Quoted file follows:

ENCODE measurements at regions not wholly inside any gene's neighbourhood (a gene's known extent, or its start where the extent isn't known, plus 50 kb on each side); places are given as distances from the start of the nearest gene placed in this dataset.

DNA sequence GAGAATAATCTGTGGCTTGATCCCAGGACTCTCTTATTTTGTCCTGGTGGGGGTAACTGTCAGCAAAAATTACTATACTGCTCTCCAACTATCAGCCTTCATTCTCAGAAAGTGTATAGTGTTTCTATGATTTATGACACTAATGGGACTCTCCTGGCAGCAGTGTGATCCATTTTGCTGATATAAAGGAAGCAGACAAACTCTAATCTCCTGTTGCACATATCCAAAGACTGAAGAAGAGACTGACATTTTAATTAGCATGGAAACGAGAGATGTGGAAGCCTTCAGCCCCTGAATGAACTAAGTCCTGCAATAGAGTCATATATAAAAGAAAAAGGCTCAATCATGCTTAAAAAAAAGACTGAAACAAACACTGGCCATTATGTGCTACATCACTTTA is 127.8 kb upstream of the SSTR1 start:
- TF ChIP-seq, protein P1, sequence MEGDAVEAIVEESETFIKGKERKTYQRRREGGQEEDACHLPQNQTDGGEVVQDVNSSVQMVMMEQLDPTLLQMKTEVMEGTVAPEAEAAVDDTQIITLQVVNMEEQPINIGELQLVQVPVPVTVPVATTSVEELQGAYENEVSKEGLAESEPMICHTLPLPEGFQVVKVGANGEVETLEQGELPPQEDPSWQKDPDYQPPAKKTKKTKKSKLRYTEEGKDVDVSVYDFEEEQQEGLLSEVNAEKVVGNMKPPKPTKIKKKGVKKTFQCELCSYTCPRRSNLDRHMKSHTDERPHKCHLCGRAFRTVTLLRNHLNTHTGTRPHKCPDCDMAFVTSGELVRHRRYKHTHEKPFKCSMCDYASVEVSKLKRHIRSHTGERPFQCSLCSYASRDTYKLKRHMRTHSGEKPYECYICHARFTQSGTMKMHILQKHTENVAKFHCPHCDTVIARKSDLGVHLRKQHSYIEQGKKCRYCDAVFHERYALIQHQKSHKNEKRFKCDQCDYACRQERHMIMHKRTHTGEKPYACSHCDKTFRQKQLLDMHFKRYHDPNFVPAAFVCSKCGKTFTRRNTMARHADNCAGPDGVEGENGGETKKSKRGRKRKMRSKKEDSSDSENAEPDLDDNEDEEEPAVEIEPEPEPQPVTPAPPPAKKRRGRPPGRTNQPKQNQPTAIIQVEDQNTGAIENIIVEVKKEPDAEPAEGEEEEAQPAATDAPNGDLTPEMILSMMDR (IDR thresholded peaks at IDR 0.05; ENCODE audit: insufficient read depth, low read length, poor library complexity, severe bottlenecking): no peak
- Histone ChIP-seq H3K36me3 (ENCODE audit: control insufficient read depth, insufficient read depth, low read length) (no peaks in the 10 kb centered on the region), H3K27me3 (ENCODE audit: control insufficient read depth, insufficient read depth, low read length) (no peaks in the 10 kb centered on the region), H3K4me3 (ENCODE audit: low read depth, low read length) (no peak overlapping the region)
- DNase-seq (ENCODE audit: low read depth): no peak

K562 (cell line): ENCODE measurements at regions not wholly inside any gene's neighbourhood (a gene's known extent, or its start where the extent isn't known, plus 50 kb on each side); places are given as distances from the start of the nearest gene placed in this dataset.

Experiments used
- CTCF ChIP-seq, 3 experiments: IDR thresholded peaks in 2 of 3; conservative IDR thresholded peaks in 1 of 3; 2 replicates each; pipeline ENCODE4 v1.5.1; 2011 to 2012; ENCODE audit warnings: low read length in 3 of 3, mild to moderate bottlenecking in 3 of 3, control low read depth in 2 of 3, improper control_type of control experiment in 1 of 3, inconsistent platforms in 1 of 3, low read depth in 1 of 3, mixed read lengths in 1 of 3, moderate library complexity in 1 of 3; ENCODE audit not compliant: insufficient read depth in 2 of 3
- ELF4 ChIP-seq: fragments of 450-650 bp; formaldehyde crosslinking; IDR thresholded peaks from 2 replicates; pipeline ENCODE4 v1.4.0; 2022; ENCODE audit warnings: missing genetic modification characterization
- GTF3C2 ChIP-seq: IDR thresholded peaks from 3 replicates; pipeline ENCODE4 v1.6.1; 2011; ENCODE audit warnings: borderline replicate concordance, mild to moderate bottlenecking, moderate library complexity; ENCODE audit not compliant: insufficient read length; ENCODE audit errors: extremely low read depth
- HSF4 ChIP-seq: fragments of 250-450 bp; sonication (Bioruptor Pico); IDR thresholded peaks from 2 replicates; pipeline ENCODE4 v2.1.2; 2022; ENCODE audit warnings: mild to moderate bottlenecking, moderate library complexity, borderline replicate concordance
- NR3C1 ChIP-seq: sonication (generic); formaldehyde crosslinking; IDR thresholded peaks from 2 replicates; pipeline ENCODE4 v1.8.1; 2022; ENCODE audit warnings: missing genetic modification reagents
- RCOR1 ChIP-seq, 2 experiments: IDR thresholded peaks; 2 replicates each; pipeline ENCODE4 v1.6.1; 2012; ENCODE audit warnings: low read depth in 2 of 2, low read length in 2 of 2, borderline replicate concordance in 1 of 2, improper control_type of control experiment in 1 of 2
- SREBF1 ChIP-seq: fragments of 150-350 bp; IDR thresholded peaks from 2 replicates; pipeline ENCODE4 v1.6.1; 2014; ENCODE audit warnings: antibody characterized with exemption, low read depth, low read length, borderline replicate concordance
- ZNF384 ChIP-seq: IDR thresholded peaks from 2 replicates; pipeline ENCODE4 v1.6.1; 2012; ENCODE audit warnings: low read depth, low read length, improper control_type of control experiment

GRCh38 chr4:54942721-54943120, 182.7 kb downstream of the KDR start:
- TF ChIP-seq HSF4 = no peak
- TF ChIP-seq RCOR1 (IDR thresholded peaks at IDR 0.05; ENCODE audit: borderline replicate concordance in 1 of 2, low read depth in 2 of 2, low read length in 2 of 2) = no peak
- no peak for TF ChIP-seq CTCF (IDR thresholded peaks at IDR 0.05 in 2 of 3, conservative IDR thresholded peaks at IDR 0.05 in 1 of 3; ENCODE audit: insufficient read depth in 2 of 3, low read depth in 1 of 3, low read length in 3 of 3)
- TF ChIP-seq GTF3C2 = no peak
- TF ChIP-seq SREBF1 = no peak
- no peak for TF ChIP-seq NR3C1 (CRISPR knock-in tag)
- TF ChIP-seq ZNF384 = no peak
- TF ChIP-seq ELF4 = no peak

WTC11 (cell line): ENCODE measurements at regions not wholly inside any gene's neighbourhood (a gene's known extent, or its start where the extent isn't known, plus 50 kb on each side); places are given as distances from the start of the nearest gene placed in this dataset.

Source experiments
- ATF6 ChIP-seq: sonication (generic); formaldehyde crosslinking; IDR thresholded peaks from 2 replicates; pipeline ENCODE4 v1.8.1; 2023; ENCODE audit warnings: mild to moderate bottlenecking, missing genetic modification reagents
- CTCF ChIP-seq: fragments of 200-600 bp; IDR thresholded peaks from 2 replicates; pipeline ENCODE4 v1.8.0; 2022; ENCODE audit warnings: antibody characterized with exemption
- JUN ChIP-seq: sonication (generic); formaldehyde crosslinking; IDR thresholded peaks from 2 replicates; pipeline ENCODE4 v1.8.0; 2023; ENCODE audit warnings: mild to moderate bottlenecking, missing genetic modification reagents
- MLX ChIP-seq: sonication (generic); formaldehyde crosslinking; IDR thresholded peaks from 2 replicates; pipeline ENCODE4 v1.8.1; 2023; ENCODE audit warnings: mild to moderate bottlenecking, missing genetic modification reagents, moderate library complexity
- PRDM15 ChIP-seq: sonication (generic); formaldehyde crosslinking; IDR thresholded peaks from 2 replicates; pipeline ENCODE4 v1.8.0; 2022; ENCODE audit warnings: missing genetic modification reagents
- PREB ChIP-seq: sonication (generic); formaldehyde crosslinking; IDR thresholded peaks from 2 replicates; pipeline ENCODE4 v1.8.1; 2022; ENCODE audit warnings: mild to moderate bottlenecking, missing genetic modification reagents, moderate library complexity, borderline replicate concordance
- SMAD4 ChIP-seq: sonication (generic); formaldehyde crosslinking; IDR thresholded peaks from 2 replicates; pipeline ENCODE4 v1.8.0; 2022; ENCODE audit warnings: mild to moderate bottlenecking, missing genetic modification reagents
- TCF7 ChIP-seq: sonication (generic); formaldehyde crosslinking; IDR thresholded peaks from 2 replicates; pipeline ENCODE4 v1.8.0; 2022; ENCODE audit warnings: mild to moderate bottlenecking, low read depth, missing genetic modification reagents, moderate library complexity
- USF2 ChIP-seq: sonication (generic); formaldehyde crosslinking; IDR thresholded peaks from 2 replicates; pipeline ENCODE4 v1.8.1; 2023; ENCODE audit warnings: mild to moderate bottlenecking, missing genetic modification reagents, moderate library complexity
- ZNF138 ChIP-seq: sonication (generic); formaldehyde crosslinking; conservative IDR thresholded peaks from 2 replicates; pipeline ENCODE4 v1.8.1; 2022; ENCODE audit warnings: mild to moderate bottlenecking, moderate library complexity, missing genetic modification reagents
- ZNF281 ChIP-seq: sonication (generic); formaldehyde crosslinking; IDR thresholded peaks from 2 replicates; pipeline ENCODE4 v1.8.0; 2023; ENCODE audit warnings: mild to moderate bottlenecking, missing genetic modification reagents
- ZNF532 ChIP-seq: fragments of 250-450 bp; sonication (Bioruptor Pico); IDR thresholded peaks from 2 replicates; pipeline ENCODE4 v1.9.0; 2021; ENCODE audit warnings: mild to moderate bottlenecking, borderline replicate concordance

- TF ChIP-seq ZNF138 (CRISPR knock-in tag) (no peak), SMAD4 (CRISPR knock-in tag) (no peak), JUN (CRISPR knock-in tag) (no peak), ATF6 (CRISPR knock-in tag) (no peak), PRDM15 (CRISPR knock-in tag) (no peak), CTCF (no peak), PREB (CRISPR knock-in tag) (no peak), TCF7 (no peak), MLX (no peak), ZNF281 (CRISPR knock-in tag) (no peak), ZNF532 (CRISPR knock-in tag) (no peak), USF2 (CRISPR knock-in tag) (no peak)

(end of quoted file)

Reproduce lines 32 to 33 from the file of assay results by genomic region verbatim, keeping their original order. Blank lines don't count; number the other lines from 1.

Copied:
- PREB ChIP-seq: sonication (generic); formaldehyde crosslinking; IDR thresholded peaks from 2 replicates; pipeline ENCODE4 v1.8.1; 2022; ENCODE audit warnings: mild to moderate bottlenecking, missing genetic modification reagents, moderate library complexity, borderline replicate concordance
- SMAD4 ChIP-seq: sonication (generic); formaldehyde crosslinking; IDR thresholded peaks from 2 replicates; pipeline ENCODE4 v1.8.0; 2022; ENCODE audit warnings: mild to moderate bottlenecking, missing genetic modification reagents